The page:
Kimberly Nguyễn

pregnant silence


i fold wontons with a man i love.                        under the dim kitchen light,                 the wontons
look like round seeds                   tucked into an expectant belly,                and i am looking for a moment
to fold in the secret i’m carrying.

i want to say i saw the future                   because you came from it;                       i want to show him
where you are,                 nestled in the cradle of my hips              but he and i are two souls
enfolded in a fragile membrane                that i am afraid of breaking.                    i am trying to make
room for you,                  wrapping the wonton skins tighter          in hopes they stay whole in the heat.

later, he will go home, and never come back.                   how was i to know what i would lose?
              that his wontons, clumsily wrapped,                                would burst open in the hot broth,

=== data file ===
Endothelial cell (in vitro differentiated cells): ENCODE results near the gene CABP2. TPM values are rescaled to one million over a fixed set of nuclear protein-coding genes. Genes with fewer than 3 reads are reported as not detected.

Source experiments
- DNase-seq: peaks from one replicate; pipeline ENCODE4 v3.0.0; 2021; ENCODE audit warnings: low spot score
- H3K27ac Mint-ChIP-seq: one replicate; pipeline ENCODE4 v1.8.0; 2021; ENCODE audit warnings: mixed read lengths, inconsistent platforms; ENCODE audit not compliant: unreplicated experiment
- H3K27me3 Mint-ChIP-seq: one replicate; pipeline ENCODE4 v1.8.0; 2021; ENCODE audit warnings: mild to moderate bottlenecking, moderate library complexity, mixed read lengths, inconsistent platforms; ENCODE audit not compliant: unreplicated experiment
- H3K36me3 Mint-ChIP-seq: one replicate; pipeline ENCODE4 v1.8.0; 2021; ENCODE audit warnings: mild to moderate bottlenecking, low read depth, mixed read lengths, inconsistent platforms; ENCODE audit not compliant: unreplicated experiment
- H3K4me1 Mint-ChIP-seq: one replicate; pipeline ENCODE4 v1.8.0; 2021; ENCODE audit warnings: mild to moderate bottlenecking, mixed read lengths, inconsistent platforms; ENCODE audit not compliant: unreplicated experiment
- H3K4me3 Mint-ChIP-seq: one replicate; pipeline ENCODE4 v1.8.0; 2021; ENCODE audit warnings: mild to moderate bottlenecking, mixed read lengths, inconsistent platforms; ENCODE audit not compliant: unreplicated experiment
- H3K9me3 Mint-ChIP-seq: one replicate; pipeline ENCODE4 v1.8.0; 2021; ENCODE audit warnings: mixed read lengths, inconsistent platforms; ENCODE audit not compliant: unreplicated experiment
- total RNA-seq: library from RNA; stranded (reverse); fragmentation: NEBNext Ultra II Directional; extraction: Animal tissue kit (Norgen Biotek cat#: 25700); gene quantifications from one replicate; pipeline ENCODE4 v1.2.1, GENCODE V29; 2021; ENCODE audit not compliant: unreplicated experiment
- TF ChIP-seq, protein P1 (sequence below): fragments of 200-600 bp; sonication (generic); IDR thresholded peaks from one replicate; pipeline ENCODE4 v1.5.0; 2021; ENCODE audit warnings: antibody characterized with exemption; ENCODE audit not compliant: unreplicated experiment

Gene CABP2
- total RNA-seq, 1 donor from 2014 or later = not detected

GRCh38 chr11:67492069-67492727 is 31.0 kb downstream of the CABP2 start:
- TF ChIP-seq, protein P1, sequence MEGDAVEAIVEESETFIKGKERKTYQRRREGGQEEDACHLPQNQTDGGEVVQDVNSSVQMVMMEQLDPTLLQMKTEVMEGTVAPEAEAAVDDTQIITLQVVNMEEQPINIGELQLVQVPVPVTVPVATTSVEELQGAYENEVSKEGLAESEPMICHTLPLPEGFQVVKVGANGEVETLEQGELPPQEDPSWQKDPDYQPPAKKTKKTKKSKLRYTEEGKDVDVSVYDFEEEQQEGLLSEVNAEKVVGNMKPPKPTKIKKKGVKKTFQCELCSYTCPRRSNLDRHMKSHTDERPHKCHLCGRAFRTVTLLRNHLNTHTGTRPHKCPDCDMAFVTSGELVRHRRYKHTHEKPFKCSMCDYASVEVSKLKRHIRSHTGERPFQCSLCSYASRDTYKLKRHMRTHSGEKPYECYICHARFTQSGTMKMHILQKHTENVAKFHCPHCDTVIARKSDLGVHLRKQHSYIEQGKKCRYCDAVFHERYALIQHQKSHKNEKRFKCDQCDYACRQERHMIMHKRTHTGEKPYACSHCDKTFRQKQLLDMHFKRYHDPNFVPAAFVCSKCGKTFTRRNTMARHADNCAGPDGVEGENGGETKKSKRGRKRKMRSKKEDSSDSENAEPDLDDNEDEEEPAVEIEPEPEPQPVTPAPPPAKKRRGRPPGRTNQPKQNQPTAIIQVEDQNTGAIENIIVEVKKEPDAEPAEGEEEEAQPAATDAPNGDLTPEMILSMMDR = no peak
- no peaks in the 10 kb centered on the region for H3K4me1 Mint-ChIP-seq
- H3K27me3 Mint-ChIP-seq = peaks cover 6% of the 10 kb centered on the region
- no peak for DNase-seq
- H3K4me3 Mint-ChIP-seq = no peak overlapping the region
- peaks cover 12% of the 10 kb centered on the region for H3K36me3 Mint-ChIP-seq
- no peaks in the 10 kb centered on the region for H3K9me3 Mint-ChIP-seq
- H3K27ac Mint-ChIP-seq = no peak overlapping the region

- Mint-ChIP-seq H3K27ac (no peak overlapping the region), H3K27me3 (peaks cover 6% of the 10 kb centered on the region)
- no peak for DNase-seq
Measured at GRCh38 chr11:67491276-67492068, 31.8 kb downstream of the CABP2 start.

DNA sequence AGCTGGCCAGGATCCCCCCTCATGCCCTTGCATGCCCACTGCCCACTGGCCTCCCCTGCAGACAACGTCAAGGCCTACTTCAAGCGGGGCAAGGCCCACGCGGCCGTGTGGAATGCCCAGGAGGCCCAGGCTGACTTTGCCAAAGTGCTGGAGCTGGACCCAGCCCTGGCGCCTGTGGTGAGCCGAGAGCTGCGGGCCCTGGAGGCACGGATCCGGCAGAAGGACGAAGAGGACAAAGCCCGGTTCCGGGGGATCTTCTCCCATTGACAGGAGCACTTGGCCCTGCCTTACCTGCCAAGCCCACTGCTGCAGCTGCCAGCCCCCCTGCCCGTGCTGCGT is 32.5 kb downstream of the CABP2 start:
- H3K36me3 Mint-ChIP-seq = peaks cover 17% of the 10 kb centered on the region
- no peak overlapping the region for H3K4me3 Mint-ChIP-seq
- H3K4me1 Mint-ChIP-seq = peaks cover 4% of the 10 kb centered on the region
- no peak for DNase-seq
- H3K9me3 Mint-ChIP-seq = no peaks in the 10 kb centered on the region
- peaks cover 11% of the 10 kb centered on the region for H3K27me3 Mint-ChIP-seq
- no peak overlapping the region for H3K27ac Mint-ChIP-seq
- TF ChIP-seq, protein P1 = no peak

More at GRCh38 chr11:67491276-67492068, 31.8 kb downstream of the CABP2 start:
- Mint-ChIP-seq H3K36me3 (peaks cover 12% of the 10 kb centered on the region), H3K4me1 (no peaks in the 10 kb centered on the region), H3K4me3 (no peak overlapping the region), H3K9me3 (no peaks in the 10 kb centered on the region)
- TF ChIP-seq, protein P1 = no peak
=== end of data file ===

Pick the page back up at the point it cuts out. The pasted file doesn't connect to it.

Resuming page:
that in two weeks time i would bleed                                out everything that remained of us,

how you would both move on from this:             you, to oblivion             him to happiness;

                          and i would remain, trying to follow you both to places i can never go.

Kimberly Nguyễn is a Vietnamese-American diaspora poet current living in New York City. She was a recipient of a Beatrice Daw Brown Prize for Poetry and was a finalist for Frontier Poetry's 2021 OPEN and New Poets Awards. Her work can be found in diaCRITICS, perhappened mag, Hobart, Muzzle Magazine, and others. She was a 2021 Emerging Voices Fellow at PEN America, and she has a forthcoming collection in Fall 2022.
MORE POEMS
  • 15721
    Ernest O. Ògúnyẹmí